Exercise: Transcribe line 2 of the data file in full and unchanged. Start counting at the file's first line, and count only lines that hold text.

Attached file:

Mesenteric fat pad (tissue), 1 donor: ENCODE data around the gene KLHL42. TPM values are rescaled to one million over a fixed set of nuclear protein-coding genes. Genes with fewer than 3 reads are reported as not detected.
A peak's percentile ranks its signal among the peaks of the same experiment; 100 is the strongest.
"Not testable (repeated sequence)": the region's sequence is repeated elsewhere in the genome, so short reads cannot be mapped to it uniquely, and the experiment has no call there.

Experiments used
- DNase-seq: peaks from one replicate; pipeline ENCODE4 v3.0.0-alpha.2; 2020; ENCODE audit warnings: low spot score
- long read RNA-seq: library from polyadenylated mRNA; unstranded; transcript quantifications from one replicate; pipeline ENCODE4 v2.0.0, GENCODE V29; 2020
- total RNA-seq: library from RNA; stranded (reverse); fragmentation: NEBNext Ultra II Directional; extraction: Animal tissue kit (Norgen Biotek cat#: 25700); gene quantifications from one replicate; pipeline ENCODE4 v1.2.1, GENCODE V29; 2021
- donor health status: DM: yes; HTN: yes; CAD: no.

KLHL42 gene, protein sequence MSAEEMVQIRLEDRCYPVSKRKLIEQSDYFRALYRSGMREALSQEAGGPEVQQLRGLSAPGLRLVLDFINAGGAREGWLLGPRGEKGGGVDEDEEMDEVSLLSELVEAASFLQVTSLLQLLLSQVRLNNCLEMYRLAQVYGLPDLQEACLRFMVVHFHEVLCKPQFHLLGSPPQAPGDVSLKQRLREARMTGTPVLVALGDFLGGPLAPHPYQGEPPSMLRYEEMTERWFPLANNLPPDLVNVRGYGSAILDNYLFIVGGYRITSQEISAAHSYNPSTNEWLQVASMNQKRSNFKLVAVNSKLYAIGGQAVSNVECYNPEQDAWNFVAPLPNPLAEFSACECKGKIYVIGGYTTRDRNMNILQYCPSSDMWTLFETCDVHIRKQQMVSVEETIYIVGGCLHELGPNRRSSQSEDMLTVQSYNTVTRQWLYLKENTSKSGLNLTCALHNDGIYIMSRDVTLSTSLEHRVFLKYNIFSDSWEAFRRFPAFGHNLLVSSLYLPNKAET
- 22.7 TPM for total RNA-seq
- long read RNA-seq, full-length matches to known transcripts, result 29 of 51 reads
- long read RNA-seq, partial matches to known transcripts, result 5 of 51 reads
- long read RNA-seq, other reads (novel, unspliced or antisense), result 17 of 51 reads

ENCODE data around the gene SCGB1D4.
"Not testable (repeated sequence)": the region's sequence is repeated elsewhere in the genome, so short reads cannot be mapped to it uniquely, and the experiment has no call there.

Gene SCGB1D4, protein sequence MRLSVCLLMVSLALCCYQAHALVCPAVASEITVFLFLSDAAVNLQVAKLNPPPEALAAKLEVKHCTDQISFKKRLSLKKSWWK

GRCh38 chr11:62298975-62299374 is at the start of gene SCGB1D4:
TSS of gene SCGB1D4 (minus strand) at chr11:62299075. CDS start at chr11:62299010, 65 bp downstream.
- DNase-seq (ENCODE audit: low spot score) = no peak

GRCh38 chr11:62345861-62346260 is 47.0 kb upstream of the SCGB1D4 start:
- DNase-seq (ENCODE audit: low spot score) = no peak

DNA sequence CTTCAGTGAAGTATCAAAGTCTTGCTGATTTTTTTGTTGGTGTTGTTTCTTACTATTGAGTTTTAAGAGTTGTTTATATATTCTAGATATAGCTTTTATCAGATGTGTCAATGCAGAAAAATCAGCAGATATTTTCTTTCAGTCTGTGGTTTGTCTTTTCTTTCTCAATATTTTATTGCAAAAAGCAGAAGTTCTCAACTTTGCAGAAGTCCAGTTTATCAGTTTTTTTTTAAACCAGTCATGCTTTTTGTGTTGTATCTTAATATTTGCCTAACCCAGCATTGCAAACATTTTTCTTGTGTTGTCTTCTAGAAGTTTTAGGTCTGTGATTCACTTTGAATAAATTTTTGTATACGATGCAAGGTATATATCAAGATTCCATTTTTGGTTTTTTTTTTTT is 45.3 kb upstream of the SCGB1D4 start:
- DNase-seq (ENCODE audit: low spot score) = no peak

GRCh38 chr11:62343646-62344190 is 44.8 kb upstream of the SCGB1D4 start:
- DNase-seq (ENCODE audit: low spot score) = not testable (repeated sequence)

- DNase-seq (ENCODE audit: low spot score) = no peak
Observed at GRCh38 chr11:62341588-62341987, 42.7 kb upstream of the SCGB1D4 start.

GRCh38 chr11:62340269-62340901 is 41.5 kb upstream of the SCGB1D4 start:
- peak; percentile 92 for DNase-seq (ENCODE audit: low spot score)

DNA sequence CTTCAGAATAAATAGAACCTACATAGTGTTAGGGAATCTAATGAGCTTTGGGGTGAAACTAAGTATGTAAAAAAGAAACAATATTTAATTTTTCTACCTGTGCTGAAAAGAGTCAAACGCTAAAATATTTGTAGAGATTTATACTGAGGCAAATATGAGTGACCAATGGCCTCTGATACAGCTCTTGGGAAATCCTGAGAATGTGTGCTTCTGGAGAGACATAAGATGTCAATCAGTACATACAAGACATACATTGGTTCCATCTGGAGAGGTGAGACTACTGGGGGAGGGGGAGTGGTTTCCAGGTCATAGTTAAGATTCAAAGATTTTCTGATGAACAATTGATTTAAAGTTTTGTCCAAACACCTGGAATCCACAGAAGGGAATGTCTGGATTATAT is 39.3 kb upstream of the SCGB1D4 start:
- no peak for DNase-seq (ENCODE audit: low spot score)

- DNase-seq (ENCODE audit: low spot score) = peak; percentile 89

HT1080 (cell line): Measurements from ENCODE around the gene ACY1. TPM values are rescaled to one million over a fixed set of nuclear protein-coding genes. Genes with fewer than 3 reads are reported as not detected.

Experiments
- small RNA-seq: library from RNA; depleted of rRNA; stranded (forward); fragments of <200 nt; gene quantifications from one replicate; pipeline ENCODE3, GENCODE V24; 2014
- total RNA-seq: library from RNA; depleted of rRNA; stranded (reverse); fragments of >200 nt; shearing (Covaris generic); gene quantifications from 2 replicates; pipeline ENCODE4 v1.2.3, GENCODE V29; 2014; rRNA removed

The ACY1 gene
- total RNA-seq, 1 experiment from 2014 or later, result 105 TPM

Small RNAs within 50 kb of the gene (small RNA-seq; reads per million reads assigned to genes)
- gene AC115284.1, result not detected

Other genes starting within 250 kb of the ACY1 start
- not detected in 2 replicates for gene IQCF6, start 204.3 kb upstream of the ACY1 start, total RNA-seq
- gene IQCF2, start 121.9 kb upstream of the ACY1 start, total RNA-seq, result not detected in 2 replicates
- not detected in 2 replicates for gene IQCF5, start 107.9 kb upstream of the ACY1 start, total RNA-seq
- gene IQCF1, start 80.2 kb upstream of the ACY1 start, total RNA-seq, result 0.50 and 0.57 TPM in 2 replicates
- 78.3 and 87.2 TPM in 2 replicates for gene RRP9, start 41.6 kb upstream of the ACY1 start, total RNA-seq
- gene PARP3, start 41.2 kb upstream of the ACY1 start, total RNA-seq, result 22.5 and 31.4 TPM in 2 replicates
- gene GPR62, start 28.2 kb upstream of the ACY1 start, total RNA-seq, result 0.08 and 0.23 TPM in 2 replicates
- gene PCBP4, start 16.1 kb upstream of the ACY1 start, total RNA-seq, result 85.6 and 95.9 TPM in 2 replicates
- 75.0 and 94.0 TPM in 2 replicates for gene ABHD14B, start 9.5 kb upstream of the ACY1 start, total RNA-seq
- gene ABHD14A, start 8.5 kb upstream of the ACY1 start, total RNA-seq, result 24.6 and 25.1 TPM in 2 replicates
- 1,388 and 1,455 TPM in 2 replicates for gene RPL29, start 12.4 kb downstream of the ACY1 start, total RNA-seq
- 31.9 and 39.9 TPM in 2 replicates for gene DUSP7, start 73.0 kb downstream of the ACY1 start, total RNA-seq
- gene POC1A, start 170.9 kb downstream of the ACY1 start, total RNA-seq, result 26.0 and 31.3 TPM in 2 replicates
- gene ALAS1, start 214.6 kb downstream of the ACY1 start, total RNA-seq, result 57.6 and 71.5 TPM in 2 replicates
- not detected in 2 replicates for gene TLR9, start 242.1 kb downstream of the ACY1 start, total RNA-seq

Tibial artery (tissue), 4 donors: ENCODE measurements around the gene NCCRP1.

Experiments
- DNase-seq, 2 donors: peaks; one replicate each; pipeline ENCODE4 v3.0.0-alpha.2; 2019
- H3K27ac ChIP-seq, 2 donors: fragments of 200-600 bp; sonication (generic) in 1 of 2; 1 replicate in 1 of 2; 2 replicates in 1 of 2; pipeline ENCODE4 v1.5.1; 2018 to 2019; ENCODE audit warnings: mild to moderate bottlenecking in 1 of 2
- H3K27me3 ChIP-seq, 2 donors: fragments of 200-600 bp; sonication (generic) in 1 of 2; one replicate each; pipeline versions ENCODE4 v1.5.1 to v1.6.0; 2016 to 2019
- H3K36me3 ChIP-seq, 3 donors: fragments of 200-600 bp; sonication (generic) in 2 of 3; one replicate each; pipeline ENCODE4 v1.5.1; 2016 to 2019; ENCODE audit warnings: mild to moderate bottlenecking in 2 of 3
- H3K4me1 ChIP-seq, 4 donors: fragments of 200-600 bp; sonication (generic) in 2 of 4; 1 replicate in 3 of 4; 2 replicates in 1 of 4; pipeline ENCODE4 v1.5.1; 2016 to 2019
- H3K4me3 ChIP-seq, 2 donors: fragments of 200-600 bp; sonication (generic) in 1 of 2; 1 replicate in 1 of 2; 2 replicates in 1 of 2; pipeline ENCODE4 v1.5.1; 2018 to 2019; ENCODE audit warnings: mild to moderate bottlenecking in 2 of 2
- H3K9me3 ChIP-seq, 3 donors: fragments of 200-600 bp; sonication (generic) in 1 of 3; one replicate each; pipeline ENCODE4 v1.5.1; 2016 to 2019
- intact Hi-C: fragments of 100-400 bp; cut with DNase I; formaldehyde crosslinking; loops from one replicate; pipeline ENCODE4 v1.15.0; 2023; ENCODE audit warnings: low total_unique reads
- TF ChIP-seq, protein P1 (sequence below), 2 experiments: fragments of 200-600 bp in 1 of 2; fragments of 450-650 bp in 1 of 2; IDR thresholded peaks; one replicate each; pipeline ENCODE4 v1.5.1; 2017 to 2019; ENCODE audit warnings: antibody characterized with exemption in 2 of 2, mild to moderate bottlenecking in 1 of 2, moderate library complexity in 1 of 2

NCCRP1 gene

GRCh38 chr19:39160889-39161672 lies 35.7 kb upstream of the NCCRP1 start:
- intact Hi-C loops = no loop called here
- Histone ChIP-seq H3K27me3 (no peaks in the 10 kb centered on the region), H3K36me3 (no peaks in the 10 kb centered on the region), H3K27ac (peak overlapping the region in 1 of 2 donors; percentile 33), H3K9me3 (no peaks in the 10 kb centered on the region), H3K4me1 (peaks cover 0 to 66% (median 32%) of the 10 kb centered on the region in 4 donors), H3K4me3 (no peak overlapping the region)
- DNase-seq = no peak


A peak's percentile ranks its signal among the peaks of the same experiment; 100 is the strongest.